Tuesday, December 29, 2015
CRIMINAL RECORDS SENTENCE THE WHOLE FAMILY
Nearly half of U.S. children—between 33 million and 36.5 million—have at least one parent with a criminal record. Having a criminal record can affect the family and children not just while a parent is in prison but for years after.
• Income. Parents with criminal records have lower earning potential, as they often face major obstacles to securing employment and receiving public assistance.
• Savings and assets. Mounting criminal justice debts and unaffordable child support arrears severely limit families’ ability to save for the future and can trap them in a cycle of debt.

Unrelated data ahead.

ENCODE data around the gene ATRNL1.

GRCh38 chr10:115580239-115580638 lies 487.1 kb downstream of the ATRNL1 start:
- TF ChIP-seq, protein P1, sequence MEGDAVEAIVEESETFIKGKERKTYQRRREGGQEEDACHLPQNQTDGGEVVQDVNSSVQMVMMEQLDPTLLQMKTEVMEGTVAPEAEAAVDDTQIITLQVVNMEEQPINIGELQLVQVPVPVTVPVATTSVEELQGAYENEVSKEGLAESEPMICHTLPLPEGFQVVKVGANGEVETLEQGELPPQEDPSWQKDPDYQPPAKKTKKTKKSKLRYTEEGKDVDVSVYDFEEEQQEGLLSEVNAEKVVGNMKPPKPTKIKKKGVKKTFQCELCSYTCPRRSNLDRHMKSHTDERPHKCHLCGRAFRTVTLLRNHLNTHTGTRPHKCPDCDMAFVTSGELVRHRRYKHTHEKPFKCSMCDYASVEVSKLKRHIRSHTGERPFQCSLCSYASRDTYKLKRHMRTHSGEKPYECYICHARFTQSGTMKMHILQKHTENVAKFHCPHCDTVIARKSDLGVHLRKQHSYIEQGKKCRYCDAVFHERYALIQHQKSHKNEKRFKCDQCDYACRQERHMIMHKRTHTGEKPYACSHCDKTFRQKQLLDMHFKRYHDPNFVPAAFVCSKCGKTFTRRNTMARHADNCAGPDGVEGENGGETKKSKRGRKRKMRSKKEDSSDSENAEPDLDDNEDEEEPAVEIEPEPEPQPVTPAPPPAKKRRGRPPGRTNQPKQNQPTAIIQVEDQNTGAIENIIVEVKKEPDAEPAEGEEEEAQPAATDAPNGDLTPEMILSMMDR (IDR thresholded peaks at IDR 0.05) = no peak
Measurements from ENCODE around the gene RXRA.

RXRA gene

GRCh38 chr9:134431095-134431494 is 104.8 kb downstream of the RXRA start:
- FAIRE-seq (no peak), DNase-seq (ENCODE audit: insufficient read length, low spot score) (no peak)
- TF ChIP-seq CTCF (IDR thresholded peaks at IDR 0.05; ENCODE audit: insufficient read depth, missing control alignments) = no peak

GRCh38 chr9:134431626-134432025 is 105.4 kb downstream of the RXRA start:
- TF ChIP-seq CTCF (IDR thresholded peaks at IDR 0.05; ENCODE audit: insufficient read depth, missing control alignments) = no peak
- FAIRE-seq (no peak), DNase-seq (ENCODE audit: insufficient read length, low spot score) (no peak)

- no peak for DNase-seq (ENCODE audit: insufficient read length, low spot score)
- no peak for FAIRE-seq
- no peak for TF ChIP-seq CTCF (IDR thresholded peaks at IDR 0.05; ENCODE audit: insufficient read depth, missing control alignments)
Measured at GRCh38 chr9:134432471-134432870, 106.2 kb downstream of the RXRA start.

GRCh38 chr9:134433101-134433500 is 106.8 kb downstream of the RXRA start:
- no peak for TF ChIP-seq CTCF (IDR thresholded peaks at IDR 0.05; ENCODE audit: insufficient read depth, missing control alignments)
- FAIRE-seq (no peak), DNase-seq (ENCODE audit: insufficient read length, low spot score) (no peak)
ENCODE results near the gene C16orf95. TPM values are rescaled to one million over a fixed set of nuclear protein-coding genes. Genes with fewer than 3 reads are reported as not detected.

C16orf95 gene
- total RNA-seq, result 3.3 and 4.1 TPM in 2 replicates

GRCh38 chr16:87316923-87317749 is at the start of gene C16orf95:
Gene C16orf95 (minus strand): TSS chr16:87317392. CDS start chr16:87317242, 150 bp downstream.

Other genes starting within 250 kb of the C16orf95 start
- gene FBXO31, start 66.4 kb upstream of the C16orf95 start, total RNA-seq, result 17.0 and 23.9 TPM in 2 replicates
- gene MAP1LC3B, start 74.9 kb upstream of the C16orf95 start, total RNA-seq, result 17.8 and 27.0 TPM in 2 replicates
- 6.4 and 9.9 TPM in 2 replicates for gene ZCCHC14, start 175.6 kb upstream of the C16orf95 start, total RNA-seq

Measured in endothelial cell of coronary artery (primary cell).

• Education. Parents with criminal records face barriers to education and training opportunities that would increase their chances of finding well-paying jobs and better equip them to support their families.
• Housing. Barriers to public as well as private housing for parents with criminal records can lead to housing instability and make family reunification difficult if not impossible.
• Family strength and stability. Financial and emotional stressors associated with parental criminal records often pose challenges in maintaining healthy relationships and family stability.
Source: Center for American Progress, 12/10/15, Criminal Consequences